PHOENIX — Michael Taylor strode to the plate in the top of the ninth Wednesday afternoon, the bases loaded with Nationals in a tight ballgame, and every one of the 19,026 souls at Chase Field had to have the same reaction.
Of course it would happen like this. Really, could you have expected anything else?
Only two innings earlier, Taylor was underneath the first-base stands, stretching his legs for what he assumed could be a potential pinch-running opportunity at some point. Except out on the field, Bryce Harper was livid with Rob Drake, going face-to-face with the plate umpire and his refusal to appeal to third base on a check-swing call that ended the top of the seventh.
Harper quickly got the heave-ho from Drake, as did manager Matt Williams, who raced out of the dugout to stand up for his young star. And so it was that Taylor found himself taking over in right field for the bottom of the inning, now serving as the Nationals’ cleanup hitter for the first time in his career.
And wouldn’t you know he would then find himself at the plate in the ninth, the bases full, the Nats trailing by a run, then proceed to launch the first grand slam of his career, a towering blast to center field that delivered a dramatic, 9-6 victory over the Diamondbacks?
“Of course I want to be up there in that situation,” Harper said. “But, Mike … I guess I owe him a steak dinner.”
It was a stunning, yet fitting, way to cap a bizarre series in the desert, one that featured a blowout win by each club, then a wild, back-and-forth affair in the finale. In the end, the Nationals emerged with their 12th win in 15 games, their fifth consecutive series victory.
“I think we got fortunate in that one,” Williams said. “They had a lot of opportunity. We allowed them a lot of opportunity. We were able to get the last swing. … But we were fortunate to win that one.”
The pivotal moment appeared to come during Harper’s seventh-inning at-bat, during what was then a 5-5 game. Harper tried to check his swing on a 2-2 pitch outside from lefty Oliver Perez, but Drake rung him up, insisting he hadn’t held up his swing. Harper immediately argued, telling the plate umpire he should’ve appealed to Gabe Morales at third base, as is typically custom on such check-swings.
Drake’s response, according to Harper: “You’re really gonna act like that?”
That only fired up Harper more, leading to a face-to-face argument and the fourth ejection of his career (first since 2013).
“I didn’t like that comment from him,” Harper said. “I don’t like getting talked down to by an umpire. I respect the umpires as much as I can, but to tell me I’m going to act like that, I gave him a piece of my mind.”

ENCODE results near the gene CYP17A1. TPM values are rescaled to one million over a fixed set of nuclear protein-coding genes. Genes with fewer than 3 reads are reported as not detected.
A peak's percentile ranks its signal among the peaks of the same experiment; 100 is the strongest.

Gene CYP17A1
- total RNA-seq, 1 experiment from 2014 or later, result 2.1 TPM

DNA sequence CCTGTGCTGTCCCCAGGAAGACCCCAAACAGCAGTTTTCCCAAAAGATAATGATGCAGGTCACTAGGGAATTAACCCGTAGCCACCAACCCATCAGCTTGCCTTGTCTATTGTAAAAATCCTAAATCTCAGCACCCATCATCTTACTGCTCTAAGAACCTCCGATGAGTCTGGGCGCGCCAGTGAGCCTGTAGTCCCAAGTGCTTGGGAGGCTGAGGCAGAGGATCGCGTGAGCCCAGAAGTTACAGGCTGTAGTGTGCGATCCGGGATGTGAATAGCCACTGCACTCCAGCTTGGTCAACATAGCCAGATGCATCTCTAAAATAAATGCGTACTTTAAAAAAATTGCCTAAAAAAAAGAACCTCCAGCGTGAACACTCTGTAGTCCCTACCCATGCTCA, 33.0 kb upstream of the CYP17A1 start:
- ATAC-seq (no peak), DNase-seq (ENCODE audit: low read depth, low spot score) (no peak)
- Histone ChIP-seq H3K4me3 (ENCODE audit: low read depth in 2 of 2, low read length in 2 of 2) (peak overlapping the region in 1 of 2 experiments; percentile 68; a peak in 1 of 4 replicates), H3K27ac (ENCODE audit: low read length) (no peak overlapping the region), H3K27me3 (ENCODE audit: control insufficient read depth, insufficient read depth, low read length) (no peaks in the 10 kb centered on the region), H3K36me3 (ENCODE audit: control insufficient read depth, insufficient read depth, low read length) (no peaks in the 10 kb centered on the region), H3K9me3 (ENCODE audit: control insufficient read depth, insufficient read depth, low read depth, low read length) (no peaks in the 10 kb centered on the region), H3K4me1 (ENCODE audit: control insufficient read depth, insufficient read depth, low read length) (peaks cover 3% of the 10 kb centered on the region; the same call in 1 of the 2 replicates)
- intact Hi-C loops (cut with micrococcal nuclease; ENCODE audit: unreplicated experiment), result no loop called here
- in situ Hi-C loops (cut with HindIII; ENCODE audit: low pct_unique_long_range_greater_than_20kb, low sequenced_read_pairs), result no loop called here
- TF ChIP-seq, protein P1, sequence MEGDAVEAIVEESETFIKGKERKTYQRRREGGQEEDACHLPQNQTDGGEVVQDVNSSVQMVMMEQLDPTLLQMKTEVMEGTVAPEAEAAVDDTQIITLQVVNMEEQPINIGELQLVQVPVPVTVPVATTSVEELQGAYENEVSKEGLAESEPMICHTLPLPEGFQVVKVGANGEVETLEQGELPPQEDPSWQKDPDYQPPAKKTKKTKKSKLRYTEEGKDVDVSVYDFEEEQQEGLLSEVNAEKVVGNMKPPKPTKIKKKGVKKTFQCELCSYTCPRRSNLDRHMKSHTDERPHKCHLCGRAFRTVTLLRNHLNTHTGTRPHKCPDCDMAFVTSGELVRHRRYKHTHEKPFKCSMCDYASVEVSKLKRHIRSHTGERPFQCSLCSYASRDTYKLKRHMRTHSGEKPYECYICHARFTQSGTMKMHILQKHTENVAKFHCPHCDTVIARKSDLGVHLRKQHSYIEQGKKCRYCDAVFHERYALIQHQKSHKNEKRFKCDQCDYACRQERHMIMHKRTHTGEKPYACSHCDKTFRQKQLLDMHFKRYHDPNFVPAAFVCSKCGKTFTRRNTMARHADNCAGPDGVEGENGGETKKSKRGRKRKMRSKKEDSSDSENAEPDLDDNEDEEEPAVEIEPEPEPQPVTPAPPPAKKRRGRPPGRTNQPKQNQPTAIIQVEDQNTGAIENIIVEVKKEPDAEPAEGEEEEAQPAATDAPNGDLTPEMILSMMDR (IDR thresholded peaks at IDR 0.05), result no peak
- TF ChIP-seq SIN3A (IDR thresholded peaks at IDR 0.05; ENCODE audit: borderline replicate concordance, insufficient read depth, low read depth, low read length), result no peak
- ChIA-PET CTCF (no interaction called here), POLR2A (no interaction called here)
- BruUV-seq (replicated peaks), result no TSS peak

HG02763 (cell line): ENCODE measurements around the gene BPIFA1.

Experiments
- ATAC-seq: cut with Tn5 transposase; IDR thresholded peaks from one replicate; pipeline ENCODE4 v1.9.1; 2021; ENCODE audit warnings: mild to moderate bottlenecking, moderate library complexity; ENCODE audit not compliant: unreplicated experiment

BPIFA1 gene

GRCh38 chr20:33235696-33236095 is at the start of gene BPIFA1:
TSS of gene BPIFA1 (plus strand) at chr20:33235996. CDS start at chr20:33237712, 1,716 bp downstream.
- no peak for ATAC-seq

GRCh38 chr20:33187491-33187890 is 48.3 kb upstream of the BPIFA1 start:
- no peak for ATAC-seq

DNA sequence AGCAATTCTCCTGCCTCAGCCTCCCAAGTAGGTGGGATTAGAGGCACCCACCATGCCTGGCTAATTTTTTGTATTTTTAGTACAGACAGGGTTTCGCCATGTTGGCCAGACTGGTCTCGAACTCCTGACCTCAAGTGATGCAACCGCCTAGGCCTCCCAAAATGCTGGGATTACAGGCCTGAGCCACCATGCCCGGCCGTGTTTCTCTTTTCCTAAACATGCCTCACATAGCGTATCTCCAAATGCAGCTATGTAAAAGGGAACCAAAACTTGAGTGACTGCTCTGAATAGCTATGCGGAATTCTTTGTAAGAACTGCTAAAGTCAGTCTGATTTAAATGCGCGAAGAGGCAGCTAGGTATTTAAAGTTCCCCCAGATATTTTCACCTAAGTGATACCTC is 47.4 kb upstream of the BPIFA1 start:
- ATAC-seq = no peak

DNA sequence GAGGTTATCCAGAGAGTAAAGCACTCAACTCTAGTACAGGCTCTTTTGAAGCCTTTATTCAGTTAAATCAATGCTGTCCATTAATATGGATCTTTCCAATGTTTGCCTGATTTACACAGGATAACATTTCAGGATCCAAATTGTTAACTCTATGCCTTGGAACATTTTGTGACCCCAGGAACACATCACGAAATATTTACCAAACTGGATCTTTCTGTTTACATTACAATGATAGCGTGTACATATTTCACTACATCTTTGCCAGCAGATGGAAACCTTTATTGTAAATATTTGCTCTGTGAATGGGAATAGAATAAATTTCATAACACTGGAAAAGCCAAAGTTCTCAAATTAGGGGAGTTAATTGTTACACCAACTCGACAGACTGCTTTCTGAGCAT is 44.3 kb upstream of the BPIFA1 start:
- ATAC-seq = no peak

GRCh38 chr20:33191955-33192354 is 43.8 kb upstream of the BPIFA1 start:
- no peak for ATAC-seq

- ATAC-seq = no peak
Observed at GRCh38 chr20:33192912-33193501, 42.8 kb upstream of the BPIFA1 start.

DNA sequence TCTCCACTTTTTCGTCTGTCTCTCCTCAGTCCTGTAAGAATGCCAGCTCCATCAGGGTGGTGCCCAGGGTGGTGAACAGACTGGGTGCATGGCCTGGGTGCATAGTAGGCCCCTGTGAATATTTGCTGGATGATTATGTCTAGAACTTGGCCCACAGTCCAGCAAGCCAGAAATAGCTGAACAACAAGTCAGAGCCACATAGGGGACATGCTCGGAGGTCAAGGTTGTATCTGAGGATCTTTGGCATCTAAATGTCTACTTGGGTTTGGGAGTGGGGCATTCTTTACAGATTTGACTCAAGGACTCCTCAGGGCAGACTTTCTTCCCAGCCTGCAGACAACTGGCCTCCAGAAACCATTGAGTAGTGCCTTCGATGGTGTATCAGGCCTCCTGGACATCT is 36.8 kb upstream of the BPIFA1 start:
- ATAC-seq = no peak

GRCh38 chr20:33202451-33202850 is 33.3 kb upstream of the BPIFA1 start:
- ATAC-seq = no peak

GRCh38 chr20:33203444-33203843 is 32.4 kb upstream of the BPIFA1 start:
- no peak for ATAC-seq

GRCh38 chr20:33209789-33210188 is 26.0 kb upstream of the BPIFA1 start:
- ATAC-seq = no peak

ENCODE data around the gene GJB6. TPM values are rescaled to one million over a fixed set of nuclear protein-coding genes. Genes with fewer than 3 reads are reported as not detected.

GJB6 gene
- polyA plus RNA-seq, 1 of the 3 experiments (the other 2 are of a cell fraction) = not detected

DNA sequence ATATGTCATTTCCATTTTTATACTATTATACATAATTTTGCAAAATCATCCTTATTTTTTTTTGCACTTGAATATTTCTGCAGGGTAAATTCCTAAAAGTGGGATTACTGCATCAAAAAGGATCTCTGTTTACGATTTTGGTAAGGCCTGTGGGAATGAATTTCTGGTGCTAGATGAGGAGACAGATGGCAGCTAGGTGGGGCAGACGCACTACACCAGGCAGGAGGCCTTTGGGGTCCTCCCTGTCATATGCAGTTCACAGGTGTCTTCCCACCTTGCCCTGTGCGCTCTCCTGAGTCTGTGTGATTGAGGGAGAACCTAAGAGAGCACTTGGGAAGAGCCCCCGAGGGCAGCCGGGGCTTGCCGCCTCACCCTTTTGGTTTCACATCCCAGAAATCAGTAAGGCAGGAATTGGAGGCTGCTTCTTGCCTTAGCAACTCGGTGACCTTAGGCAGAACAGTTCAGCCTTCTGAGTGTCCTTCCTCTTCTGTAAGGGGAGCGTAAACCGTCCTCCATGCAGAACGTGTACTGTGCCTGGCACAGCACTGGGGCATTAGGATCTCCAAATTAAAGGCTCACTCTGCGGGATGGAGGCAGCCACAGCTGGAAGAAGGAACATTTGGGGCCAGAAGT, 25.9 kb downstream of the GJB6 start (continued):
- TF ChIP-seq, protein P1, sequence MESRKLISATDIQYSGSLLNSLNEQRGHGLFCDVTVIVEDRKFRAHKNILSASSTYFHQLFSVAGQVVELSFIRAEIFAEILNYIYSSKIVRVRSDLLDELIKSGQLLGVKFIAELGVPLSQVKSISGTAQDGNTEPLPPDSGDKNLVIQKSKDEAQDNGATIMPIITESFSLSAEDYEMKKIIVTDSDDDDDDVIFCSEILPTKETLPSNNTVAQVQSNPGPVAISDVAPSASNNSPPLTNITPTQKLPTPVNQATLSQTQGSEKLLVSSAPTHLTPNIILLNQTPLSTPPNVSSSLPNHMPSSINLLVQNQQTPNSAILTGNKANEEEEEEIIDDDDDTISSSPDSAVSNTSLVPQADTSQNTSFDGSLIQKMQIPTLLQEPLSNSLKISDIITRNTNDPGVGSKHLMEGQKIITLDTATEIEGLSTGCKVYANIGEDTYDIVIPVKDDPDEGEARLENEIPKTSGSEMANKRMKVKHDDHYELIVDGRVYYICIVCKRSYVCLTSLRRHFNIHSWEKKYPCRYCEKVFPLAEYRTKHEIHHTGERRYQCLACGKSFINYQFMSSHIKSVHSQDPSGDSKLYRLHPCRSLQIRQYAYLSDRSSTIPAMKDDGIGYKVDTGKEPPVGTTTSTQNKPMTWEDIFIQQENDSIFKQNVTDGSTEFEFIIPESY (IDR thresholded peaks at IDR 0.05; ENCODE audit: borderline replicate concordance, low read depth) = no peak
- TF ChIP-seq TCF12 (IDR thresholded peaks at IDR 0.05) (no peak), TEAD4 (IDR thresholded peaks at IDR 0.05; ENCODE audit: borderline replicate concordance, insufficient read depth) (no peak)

By the time Williams sprinted from the dugout, it was too late to save Harper from getting booted from the game but possibly not too late to save the young star from something worse. That, though, led to Williams’ ejection as well, his third since becoming Nationals manager last year.
“I’m going out there to protect Bryce,” Williams said. “If he gets kicked out of the game, he gets kicked out. But I don’t want anything further than that.”
Once Harper and Williams retreated to the clubhouse to watch the rest of the game out of public view, Taylor took over in right field and bench coach Randy Knorr took over as manager. Knorr needed his bullpen to keep the game tied, but after a couple of escape acts, Aaron Barrett couldn’t finish the job, surrendering a 2-out RBI single to Yasmany Tomas in the bottom of the eighth, giving Arizona a 6-5 lead and leaving the Nationals three outs from defeat.
They still had one more rally in them, though, beginning with Denard Span’s 1-out single off embattled Diamondbacks closer Addison Reed. Yunel Escobar followed with another single, then Jayson Werth battled to draw a walk and load the bases for the Nats’ cleanup hitter … who was not named Harper anymore but instead was the 23-year-old Taylor.
More than a few in the park had a hunch things would play out exactly like that.
“Oh yeah, that always crosses your mind, especially when you got a guy hitting 3-4-5 for you,” Werth said. “You want him in there at the end of the game, but luckily it worked out for us. Mikey got him off the hook.”
Indeed he did. Taylor blasted Reed’s 1-0 fastball at the knees to center field, reaching a cut-out in the giant batter’s eye high above the 407-foot mark. It was his first career at-bat with the bases loaded, and it produced the ultimate result.
“I was trying not to be too aggressive and chase something out of the zone,” Taylor said. “I kind of had my one spot, and if he threw it there, I was going to take a hack at it.”
After circling the bases, Taylor was greeted by an excitable group of teammates, who pounded him in celebration. The guy who really wanted to thank him, of course, wasn’t allowed to be in the dugout anymore.
Harper, though, will show his appreciation for his teammate with that steak dinner. Even though Taylor had a hunch Harper would’ve one-upped him had he been the one at the plate late Wednesday afternoon instead.
“Yeah, he probably would’ve hit it about 500 feet,” Taylor said with a smile.
MORE NATIONALS: Ninth-inning grand slam lifts Nationals over Arizona